Is there a technological “silver bullet” for climate change? Clean and digital technologies will obviously be part of any credible solution to global warming… but are they enough on their own? Or will we need to reduce consumption and change our lifestyles in order to live within the environmental limits of the Earth?
US President Joe Biden’s climate envoy, John Kerry, has been criticised for arguing that new technologies (including tech that hasn’t even been invented yet) will allow us to live sustainably without changing our consumption patterns. Some believe that technology (and digital technology in particular) is indeed the “silver bullet” we’re looking for. Others, however, are more cautious, arguing we will need to use every tool at our disposal – including digital and clean technologies – supporting changing lifestyles and reduced consumption of resources. Who’s right?
Want to learn more about how digital technologies might help us fight climate change? Check out our infographic below (click for a bigger version):
What do our readers think? As part of the Connected Europe project, we’ve been running a series of online focus groups with a diverse mix of over 300 citizens from 16 European countries.
During one focus group, we had a comment from a young man from Ireland called Ross, who said he’d heard the EU was planning big investments in both green and digital technologies as part of its economic recovery plan:
[The EU is] basically just throwing money at us and sort of hoping. And it’s also tied in with… sort of a green new deal, a European green new deal and recovery in that way, to create more jobs and also having issues of Artificial Intelligence and other things like that…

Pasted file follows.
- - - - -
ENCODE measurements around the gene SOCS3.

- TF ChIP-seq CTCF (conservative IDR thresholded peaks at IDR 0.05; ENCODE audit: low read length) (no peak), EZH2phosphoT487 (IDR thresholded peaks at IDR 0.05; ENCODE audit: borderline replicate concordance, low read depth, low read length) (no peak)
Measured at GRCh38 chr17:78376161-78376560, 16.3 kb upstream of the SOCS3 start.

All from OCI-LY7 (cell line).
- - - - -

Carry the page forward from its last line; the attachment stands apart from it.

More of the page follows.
We thought it interesting that Ross brought up AI unprompted, and it got us thinking: what’s the overlap between digital tech (and AI in particular) and the green transition? How can AI, for example, help us tackle climate change?
To help find out, we put Ross’ comment to Josh Cowls, Doctoral Researcher at the Oxford Internet Institute and one of the authors of a recent report on leveraging Artificial Intelligence to combat climate change, published in partnership with the Vodafone Institute for Society and Communications. What would he say?
For another perspective, we also spoke to Eirini Malliaraki, a Systems Architect and Designer at Nesta‘s Centre for Collective Intelligence Design. Previously, she oversaw project development on AI for the environment and climate change at the Alan Turing Institute, the UK’s National Centre for AI and Data Science. How would she respond to Ross?
Addressing climate change involves mitigation and adaptation. By ‘mitigation’, we mean reducing greenhouse gas emissions, which requires changes to electricity, transportation, buildings, industry, land use – all the different industries and systems that we are part of – whereas ‘adaptation’ requires planning for resilience and disaster management, among other things.
AI, as a stack of data and learning algorithms and sensing devices, is good at working on certain kinds of problems. So, for example, machine learning can help make sense of increasing structured and unstructured data. Let’s say in the energy sector, for example, we can understand patterns in historical data about energy supply and then we can forecast energy demand in the future. Or we can analyse and use satellite photos to manage carbon sinks like peatlands.
Machine learning is also good at quantifying uncertainties. For example, we can forecast extreme weather events and infer climate change risks at the hyperlocal level, and that will help us adapt better.
AI is also good with some problems of prediction; for example in transportation, we can inform infrastructure decisions by modeling current transportation usage and forecasting future demand, and this means that we could potentially plan for shared mobility options that minimise emissions.